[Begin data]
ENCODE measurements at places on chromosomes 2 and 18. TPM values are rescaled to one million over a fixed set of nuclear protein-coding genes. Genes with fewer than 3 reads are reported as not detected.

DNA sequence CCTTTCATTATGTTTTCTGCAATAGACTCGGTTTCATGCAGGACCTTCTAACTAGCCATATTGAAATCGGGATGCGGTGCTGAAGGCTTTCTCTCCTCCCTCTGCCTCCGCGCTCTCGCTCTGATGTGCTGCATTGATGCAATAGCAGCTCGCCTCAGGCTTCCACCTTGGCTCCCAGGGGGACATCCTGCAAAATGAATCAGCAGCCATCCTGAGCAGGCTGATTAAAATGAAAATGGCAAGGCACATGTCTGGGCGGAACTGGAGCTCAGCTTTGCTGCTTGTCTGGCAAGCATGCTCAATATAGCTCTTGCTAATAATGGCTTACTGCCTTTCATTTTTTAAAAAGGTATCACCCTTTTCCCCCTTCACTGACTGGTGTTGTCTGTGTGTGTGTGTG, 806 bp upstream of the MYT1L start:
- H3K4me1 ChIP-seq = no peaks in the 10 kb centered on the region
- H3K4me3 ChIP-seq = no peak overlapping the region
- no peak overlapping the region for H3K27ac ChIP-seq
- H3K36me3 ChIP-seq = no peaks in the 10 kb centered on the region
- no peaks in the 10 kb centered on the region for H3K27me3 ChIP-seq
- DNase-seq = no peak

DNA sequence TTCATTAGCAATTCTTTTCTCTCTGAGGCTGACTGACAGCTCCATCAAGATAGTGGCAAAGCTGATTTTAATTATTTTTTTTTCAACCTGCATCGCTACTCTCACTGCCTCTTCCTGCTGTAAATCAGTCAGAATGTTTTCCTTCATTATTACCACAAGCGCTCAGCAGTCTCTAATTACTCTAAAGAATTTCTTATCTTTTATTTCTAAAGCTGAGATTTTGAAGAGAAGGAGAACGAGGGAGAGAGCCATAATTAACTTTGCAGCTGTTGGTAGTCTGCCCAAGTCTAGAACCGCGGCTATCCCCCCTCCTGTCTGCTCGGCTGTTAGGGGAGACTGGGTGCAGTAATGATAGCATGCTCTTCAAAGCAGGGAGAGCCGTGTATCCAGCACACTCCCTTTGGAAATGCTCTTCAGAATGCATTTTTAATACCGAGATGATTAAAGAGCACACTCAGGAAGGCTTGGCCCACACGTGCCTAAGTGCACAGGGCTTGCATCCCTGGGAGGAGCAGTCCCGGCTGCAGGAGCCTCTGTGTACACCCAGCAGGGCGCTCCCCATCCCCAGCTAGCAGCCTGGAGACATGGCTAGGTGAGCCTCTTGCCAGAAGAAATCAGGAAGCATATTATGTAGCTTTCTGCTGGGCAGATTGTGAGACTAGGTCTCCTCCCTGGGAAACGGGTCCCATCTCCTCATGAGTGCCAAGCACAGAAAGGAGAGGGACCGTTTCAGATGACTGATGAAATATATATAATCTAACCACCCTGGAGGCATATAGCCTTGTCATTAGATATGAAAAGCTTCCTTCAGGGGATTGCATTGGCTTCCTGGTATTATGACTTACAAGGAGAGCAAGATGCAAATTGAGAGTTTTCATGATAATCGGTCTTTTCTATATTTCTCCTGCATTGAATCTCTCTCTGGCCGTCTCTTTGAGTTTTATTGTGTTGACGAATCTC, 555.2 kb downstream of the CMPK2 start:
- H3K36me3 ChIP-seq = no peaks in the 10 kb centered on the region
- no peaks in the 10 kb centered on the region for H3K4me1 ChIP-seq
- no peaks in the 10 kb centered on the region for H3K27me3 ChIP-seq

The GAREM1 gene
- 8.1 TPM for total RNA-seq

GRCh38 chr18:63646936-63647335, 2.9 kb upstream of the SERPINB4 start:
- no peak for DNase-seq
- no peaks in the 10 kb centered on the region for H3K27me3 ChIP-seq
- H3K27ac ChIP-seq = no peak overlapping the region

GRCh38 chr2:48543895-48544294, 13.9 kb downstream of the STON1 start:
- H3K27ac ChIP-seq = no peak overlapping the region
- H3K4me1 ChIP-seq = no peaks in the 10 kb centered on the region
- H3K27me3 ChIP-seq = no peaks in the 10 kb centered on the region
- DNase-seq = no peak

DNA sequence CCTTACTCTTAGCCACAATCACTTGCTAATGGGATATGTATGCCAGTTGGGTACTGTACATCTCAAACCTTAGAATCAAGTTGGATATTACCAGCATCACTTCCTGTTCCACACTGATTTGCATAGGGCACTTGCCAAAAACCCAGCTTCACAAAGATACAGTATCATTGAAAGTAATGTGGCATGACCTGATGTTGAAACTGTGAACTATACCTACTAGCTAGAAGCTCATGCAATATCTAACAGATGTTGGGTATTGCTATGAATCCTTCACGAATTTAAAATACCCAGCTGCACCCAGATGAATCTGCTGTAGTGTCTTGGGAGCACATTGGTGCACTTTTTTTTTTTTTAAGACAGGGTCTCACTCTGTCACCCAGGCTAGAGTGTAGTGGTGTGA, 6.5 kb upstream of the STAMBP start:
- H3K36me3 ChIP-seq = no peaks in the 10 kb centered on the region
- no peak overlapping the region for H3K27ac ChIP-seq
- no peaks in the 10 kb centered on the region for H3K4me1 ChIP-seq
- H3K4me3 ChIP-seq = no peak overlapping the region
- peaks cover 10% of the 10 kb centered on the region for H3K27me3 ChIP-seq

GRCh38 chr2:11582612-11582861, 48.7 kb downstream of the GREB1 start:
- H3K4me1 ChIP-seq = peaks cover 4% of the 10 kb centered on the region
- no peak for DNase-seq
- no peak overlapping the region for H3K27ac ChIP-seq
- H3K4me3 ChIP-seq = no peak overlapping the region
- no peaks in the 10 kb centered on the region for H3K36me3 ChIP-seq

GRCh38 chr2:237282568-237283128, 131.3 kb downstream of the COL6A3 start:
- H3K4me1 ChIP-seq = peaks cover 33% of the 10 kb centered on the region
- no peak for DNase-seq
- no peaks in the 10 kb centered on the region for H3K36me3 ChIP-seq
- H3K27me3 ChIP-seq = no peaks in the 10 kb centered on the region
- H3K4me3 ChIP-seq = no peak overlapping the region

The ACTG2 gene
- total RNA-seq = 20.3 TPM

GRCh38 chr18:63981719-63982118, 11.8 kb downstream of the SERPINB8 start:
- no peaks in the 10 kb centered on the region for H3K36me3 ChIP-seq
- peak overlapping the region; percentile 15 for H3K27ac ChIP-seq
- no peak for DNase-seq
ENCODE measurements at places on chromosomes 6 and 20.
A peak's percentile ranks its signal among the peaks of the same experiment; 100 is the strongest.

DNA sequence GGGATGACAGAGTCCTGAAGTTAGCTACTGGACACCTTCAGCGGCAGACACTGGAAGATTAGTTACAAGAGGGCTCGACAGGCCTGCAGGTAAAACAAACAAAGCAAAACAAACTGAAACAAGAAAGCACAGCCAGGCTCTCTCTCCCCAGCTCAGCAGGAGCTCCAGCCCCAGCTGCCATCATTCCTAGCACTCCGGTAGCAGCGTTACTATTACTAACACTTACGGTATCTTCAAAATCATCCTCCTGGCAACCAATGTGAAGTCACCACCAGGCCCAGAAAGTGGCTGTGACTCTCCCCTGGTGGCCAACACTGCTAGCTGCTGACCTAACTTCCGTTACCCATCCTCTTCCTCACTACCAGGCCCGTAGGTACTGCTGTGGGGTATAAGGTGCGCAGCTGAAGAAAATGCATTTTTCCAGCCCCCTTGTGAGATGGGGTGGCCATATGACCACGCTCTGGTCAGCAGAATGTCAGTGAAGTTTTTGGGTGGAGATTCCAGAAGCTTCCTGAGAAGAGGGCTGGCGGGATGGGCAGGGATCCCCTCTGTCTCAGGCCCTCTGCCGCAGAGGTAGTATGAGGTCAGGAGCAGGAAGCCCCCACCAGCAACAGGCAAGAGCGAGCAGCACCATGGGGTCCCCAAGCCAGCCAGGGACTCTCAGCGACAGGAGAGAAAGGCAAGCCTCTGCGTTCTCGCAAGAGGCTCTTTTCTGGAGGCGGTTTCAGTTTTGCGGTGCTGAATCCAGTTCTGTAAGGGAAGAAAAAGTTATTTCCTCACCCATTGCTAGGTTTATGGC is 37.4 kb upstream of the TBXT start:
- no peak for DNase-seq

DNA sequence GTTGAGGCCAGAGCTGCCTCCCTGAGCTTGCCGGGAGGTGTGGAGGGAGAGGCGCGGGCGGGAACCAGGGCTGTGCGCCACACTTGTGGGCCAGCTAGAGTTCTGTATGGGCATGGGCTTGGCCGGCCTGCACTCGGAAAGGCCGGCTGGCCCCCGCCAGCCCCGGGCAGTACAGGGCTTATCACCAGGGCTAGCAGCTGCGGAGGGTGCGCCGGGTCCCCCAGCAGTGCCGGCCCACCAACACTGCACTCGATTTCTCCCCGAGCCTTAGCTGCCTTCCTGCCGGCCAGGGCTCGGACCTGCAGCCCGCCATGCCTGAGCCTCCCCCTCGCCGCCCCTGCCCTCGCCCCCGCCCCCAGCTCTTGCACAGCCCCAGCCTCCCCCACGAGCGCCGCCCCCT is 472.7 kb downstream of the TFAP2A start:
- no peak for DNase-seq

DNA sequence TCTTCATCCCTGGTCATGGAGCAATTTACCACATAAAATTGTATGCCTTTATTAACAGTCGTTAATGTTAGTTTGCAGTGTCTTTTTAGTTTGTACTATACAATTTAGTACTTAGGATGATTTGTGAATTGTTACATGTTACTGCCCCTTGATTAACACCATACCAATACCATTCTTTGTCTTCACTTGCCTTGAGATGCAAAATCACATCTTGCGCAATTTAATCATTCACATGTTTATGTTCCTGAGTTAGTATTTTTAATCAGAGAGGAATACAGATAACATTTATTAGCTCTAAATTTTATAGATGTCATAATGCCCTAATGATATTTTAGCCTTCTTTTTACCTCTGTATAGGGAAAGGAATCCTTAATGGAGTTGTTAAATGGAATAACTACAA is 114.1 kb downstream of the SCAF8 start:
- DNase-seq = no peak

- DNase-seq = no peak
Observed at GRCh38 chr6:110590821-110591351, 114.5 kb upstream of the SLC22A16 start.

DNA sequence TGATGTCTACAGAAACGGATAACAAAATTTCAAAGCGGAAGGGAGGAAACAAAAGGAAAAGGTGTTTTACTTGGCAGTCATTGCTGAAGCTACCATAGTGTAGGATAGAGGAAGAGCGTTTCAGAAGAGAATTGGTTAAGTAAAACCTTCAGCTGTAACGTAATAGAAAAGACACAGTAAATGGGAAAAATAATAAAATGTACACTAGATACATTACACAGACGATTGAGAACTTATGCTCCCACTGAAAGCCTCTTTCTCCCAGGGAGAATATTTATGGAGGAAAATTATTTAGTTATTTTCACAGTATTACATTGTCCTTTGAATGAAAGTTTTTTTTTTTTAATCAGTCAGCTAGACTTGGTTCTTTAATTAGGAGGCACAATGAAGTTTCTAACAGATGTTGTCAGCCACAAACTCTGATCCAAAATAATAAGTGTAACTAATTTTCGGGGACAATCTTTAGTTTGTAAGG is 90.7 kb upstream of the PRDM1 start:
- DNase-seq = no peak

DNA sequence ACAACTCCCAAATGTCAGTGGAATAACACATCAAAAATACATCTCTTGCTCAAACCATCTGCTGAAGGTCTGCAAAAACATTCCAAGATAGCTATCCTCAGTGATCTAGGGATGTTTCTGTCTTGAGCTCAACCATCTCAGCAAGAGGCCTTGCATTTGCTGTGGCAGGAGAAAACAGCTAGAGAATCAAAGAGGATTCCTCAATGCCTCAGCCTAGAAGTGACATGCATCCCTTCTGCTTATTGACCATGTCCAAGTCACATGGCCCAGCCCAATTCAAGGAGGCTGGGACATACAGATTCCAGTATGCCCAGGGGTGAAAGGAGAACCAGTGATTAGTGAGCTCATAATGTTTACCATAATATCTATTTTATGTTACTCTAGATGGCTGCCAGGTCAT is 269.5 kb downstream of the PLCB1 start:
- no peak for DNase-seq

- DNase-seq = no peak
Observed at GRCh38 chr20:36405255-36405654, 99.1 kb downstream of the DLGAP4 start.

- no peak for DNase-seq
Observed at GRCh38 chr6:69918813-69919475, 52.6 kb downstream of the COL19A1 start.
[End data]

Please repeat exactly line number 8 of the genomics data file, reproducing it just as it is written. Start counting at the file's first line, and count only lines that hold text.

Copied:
- DNase-seq = no peak